Olé Olé and Olé!

Olé Olé and Olé!

#YYview on La Feria de Sevilla 

Spain has never failed to surprise me with its’ beauty, this time it was with the Feria de Sevilla. For so many years I’ve heard about its spectacular scenery, but wasn’t prepared for such a magnificent event.

  

And I don’t even think I should call it an event. I felt like I was back in time, immersed in pure culture and tradition. Almost like a religion. 

 

The first thing I saw were endless rows of striped tents called casetas. They come in different sizes and are decorated according to individual taste. The owners are usually prominent families of Sevilla, dating back to the first Feria in 1847, or groups of friends.

 

For seven days in a row, each caseta held its own party. Most of them private and by invitation only.

 

I can’t thank my local hosts, Joca, Silvia and her husband Borja, enough for such a great invitation (not to mention the surprise welcome kit that included a cordobés hat from Fernández y Roche and my flower by Rocío Peralta).  

 

Photo courtesy of Juan Delgado

 

Photo courtesy of Juan Delgado

 

They really made this experience unforgettable. It was a 24/7 party where we danced sevillanas, drank at an open bar and ate tapas for a whole week! (The Iberico croquetas from Joca's tent were definitely worth the extra calories!)It was truly the essence of the Spanish hospitality… 

 

If I thought the ambiance of the casetas was amazing, my breath was taken away by everybody’s attire: thousands of women from different generations, dressed up in colorful flamenco dresses, with a peineta and a big flower in their hair (placed perfectly).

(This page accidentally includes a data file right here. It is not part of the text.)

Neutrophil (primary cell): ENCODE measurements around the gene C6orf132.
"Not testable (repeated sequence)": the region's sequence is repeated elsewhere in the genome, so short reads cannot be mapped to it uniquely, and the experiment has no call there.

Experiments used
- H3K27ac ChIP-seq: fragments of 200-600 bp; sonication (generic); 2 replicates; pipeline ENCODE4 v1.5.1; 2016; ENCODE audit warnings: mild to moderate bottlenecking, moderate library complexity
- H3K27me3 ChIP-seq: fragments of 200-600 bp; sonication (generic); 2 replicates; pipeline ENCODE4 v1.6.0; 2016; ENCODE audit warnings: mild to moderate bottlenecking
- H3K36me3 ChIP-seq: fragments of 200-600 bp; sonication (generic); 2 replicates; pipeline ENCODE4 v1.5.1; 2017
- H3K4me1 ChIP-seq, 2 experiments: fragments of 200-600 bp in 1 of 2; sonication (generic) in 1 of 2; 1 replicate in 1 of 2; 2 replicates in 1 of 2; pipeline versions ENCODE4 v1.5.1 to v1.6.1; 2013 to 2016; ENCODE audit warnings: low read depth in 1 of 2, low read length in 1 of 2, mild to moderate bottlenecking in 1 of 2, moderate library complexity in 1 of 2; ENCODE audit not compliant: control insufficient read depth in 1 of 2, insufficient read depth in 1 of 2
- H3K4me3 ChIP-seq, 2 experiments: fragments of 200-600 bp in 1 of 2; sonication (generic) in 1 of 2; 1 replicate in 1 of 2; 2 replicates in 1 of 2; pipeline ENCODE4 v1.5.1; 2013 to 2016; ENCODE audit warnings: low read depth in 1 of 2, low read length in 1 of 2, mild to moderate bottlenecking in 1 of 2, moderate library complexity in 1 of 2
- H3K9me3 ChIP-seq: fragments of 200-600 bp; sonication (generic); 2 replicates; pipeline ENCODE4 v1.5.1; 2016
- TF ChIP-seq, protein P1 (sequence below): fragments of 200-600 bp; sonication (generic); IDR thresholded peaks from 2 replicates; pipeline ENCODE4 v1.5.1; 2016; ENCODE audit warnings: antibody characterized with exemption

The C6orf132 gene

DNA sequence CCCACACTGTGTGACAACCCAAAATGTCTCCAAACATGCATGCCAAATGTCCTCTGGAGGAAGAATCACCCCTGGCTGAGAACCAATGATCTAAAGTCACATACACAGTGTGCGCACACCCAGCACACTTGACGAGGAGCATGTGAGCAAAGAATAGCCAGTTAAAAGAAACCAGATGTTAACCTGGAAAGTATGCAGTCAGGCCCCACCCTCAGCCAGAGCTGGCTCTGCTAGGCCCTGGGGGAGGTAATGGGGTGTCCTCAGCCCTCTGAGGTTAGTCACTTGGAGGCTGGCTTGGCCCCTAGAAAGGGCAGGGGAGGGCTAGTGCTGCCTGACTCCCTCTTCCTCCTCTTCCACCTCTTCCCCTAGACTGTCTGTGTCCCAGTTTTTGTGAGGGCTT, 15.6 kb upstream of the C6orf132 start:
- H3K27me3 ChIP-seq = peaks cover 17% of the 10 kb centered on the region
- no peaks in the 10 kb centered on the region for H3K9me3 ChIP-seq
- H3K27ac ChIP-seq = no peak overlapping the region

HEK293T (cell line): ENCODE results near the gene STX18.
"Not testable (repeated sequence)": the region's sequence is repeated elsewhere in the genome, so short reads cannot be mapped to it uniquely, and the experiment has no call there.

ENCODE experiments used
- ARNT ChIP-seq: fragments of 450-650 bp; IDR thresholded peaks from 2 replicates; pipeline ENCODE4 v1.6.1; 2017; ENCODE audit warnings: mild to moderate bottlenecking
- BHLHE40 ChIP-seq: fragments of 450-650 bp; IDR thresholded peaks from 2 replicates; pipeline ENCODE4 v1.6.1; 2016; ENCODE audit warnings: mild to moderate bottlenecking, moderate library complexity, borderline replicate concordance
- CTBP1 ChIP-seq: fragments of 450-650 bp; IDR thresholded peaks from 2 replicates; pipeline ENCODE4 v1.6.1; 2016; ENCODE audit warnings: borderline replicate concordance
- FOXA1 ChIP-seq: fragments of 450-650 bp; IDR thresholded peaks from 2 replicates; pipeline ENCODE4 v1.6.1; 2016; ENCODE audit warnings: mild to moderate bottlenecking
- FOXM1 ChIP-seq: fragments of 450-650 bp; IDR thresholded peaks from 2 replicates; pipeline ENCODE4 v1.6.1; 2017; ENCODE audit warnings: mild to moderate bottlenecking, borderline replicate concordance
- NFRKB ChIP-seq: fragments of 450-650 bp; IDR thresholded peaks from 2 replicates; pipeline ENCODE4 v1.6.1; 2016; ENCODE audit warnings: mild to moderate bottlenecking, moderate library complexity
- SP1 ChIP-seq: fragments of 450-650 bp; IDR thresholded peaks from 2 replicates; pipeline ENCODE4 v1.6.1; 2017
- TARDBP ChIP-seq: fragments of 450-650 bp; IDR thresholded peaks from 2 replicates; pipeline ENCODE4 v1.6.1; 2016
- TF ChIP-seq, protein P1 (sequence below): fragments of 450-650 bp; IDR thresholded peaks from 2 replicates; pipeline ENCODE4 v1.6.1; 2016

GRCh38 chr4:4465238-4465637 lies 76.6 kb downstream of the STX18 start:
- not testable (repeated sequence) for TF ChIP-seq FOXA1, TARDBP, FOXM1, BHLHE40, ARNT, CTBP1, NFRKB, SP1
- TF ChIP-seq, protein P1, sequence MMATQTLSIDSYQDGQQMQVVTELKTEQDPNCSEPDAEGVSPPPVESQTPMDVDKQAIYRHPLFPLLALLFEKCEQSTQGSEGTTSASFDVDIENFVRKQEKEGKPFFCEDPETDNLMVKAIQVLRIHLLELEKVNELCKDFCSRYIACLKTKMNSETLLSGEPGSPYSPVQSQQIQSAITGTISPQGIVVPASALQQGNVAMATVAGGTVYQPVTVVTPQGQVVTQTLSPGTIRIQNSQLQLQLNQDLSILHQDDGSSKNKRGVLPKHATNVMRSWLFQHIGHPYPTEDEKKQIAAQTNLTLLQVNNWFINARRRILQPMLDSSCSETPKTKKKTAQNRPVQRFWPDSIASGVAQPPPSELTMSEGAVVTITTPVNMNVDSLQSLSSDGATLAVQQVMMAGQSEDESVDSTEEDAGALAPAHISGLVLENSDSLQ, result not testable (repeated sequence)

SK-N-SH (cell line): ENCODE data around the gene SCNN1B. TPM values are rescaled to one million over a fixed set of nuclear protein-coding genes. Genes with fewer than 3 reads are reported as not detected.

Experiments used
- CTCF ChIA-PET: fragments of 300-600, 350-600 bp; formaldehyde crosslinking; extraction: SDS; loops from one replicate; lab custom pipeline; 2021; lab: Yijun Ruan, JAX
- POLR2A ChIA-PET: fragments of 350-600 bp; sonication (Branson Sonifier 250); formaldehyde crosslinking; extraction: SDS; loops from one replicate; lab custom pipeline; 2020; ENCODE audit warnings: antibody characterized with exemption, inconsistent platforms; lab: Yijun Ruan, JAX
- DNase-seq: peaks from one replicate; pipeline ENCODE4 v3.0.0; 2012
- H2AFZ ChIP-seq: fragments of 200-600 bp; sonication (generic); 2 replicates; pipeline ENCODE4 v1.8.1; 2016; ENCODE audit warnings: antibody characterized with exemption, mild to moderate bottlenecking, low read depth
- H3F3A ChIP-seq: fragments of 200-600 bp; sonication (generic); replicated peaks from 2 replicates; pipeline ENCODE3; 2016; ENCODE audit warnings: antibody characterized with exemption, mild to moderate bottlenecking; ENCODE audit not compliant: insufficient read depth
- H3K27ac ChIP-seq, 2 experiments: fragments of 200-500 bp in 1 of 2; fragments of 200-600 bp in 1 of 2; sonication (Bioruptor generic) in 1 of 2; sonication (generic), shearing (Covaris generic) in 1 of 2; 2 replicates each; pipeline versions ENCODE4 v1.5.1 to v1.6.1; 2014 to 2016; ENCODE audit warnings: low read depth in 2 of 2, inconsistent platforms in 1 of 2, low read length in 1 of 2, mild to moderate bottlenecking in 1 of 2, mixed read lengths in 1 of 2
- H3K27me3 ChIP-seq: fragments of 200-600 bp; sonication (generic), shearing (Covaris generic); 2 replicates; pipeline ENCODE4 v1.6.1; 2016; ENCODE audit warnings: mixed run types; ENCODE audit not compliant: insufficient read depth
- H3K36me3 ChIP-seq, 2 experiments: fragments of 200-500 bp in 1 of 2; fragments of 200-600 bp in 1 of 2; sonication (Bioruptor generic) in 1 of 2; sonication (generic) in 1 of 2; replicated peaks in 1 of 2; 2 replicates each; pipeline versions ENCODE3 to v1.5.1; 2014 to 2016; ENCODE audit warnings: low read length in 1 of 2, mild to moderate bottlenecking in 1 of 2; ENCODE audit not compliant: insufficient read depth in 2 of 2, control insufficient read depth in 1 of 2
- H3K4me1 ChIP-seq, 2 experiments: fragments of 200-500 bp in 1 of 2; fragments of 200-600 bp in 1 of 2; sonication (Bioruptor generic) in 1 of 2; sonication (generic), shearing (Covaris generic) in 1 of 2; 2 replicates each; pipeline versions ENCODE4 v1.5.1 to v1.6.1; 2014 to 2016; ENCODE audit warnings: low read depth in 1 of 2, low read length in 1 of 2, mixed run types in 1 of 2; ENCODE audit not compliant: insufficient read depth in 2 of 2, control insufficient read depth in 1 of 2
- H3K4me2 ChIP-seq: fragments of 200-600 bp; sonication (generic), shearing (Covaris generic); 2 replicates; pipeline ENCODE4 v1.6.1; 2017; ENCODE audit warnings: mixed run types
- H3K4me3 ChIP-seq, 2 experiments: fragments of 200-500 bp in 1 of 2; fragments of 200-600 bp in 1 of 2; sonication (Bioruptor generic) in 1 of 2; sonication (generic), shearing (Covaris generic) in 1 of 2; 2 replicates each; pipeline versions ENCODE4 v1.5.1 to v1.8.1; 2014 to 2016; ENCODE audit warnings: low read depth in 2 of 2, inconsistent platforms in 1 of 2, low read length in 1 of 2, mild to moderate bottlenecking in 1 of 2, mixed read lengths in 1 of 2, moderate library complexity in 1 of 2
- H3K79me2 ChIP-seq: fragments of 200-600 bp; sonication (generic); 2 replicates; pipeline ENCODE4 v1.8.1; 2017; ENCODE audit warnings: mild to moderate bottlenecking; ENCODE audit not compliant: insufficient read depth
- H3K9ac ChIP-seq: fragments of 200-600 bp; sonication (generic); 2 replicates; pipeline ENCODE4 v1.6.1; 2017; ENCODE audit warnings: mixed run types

All men sported a suit and tie with a hat called a cordobés. I would have liked to wear one of the fabulous dresses and shawls by Rocío Peralta (definitely a must-have for la Feria de Sevilla next year). But no complains! I felt very proud of my Sevilla-inspired outfit: MILLY striped skirt, earrings by Vivian Guenoun and Mini Mila bag from my latest collection Pool Party matching perfectly with the hat and the flower…

 

 

For me the cherry on top was that cars are prohibited inside the feria, try telling a New Yorker that! From around midday until early evening, people paraded around the fairground in carriages or on horseback, transforming the streets into an infinite palette of vibrant colors. 

 

Back to tradition and religion, leaving this incredible experience wouldn’t be complete without visiting la Basílica de la Macarena (and bringing home a blessed image of the Virgin). The architecture was just as stunning as the sights of the feria.

 

Coincidentally, my last post was about inspiration, and in Sevilla I got plenty of it! If you are seeking for the real meaning of the word tradition you should visit La Feria at least once in your life… better twice!  

Until Next Time!

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